(5) Bp. Kelly claimed that Bp. Mendez pronounced the sacramental form twice, but carefully and correctly.

      (6) In an attempt to refute Fr. Zapp's account, however, Bp. Kelly claimed that Bp. Mendez separated the syllables of the word "quaesumus" (we beseech Thee) in the essential form.

      (7) This, however, turned one Latin word into two words, changing the phrase "Grant, we beseech Thee... the dignity of the Priesthood," to "Grant the things that we are...," thus substantially corrupting the meaning of the essential sacramental form required for the validity of a priestly ordination.

      (8) To support  his version of events, Bp. Kelly reprinted in his book a facsimile of the actual form Bp. Mendez supposedly used, taken from the book Bp. Mendez used.

      (9) This form reproduced from the Pontifical, however, was the singular form for ordaining one priest, instead of the plural form for ordaining two or more priests.

      (10) Had the singular form indeed been used, this would introduce another defect in the form, because (1) a sacramental form must specify who is receiving the sacramental grace, and (2) when the minister of baptism or penance confers those sacraments in an emergency on plural recipients simultaneously, he is required to use the plural form.

      (11) When it was pointed out that Bp. Kelly had printed the singular form in his book, he issued a second facsimile of the form, this one in the plural. He claimed that this version was the one actually used, and he blamed the first facsimile on "an editor's mistake."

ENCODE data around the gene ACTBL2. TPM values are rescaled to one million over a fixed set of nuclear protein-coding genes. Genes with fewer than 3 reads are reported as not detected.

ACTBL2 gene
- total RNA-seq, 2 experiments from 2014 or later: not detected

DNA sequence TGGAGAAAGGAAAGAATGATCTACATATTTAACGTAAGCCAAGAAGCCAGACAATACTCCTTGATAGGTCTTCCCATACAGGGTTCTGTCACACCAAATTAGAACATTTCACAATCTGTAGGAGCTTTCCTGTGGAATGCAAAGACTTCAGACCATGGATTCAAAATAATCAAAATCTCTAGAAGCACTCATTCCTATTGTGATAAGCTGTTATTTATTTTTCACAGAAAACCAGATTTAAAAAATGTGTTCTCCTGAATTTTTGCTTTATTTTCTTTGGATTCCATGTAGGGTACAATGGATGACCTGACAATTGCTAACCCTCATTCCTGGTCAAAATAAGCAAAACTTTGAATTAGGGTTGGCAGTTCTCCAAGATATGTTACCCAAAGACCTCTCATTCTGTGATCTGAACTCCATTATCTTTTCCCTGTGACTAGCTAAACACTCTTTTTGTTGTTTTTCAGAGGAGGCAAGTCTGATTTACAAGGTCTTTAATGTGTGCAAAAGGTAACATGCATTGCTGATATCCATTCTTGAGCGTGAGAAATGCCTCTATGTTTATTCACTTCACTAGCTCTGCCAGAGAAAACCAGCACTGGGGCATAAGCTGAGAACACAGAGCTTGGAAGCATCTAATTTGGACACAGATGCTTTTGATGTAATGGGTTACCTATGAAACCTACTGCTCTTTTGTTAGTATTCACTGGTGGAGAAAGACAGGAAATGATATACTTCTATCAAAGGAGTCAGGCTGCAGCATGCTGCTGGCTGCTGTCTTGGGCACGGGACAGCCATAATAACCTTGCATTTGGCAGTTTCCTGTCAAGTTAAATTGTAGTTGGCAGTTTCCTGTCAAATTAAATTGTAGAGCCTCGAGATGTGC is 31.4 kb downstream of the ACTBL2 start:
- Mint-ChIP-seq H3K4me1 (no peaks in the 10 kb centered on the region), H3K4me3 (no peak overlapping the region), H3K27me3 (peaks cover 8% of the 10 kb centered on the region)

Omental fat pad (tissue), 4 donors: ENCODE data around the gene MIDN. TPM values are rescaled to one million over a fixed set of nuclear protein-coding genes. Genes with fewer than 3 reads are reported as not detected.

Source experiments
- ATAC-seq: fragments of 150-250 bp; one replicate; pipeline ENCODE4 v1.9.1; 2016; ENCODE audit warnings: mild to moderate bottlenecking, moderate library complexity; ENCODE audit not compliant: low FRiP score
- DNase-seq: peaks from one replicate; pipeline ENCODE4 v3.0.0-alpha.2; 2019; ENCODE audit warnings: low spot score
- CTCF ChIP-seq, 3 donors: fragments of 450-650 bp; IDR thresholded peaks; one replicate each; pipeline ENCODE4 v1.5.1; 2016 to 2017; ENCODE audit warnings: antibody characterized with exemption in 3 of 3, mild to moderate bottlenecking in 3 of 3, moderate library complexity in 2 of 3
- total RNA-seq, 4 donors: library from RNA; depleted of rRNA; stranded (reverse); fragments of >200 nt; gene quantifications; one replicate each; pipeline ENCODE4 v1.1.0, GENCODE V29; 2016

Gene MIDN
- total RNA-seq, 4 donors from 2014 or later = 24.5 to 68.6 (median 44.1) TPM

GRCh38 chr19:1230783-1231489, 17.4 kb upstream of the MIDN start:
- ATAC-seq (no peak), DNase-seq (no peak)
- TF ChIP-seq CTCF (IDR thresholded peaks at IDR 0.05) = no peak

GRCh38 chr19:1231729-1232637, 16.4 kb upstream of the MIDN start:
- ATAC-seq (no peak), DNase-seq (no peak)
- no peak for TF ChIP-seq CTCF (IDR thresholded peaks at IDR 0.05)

(12) In 2001 Fr. Jenkins claimed that Bp. Mendez had pronounced the form exactly and correctly.

      (13) Fr. Jenkins also claimed that Fr. Kelly compelled Bp. Mendez to pronounce the form a third time, something unmentioned in previous accounts.

      (14) However, Fr. Zapp, who was standing six feet away from Bp. Mendez at the ordination, insisted that there was no third pronunciation.

      (15) Fr. Jenkins also claimed that, for this third time around, Bp. Mendez used a previously-unmentioned and unidentified second book that was brought out from the sacristy.

      (16) Mr. Russo first claimed that Bp. Mendez pronounced the sacramental form twice, but having spoken with Fr. Jenkins, subsequently said Bp. Mendez pronounced it three times.

      These confusing alternatives can be further reduced to the following chart:

Mode of Pronunciation?

1.     Quickly and garbled. (Zapp)